Available here for iPhones/iPads
and here for Android phones

Also offered in German!


Those of you with iPhones, iPads, and Android phones have long been asking us to create an app.  So we were thrilled when our generous friends Toni and Seraina Gunzinger approached us with a gratitude app idea which their son David and his tech-savvy team would design and they would fund.

The idea sprang from a story about an utterly content old woman whose happiness came from her practice of filling her left pocket every morning with beans.  Whenever something happened for which she was grateful, she moved a bean to her right pocket.  At the end of the day, she would hold each right-pocket bean and remember all the good things that happened to her that day. (You can read the whole story below).

In the app, the beans turned into seeds of gratefulness which you can plant at any given moment, wherever you may be, thanks to modern technology.  Little by little — as you notice moments of beauty, record them with photos and words, and share them with friends — you start blossoming within. And before you know it, you enjoy a rich harvest. Your grateful heart overflows, and you feel naturally drawn to share your riches with others.

By kindness of the Gunzingers, this app is being made available free of charge.  A donation to help us keep this and our other services thriving will be gratefully accepted.

Br. David Steindl-Rast man

Br. David has been testing the app along with several others in our core community at A Network for Grateful Living.  Here are his thoughts:

As I was testing this App, i noticed with surprise how greatly its use enhances the joy of grateful living. Never would i have thought that an electronic device could accomplish so much. The magic of grateful attention that makes us notice and enjoy the many gifts we tend to take for granted — that magic was familiar to me. But to be able to instantly share it with a friend — that doubles this joy. And you can even triple it by adding a picture to your words.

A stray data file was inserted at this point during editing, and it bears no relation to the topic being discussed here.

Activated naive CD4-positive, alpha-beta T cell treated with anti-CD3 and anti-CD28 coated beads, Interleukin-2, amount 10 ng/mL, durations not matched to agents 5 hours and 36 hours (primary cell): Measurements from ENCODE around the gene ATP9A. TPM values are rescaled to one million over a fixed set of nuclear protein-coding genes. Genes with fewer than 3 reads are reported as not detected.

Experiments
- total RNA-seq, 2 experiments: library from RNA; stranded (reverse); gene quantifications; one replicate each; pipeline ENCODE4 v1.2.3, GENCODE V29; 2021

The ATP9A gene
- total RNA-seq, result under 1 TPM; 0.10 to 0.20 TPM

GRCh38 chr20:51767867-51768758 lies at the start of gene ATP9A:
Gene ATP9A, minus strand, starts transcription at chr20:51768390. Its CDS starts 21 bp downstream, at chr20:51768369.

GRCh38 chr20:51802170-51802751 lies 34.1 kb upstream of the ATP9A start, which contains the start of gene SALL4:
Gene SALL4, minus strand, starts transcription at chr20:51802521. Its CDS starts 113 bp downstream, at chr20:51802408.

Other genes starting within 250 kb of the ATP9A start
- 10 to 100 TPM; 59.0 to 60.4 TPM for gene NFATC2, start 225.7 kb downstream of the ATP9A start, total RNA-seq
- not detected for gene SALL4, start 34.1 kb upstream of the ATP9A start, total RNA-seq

But the best feature of this App is the opportunity to show your gratitude by truly GIVING thanks. When you harvest flowers from the seeds of gratefulness that you planted, you get an opportunity to express your gratitude quite tangibly by making a donation. Even if you can afford to assign only a small amount to each flower, it does add up. What a surprise to count your grateful moments and to realize how many there are. And what an additional joy to know that your thanks-GIVING will, in turn, sow seeds of gratitude in the hearts of others.

By now, this Gratefulness App has become a most handy tool for my practice of Grateful Living. It reminds me of all the essential elements of gratefulness: attention, sharing, and the surpassing joy of generously passing our blessings on to others.

snow table

From Br. David’s iPhone

I’m grateful for:
A thicker and thicker table cloth.

As you can tell, Br. David tested the app in Winter.  In keeping with the app’s theme of harvesting flowers, we unveiled the English and German versions the first day of Spring, March 21, 2011. You can download the iPhone/iPad app here or the Android app here. You can also download the app directly on the android phone: search for “grateful” or “dankbar” in the play store.

Harvesting Gratefulness
A Story


Once there was a happy, satisfied old woman whom many people envied because of her artistry with life. She never left her house without a handful of dried beans. She did not intend to eat the beans, but rather would keep them in the right pocket of her jacket. Every time she experienced something beautiful – a sunrise, a child’s laughter, a brief encounter, a good meal, some shade in midday heat – she soaked it up, let it delight her heart, and moved a bean from her right pocket to her left one. When an experience was especially nice and even surprising, she would move two or three beans.

In the evening, the old woman sat at home, counting the beans she had moved. As she celebrated the number of left-pocket beans, she brought before her eyes how much beauty had crossed her path on that day. And on evenings when she could count only one bean, that was still a good day – it had been worth living.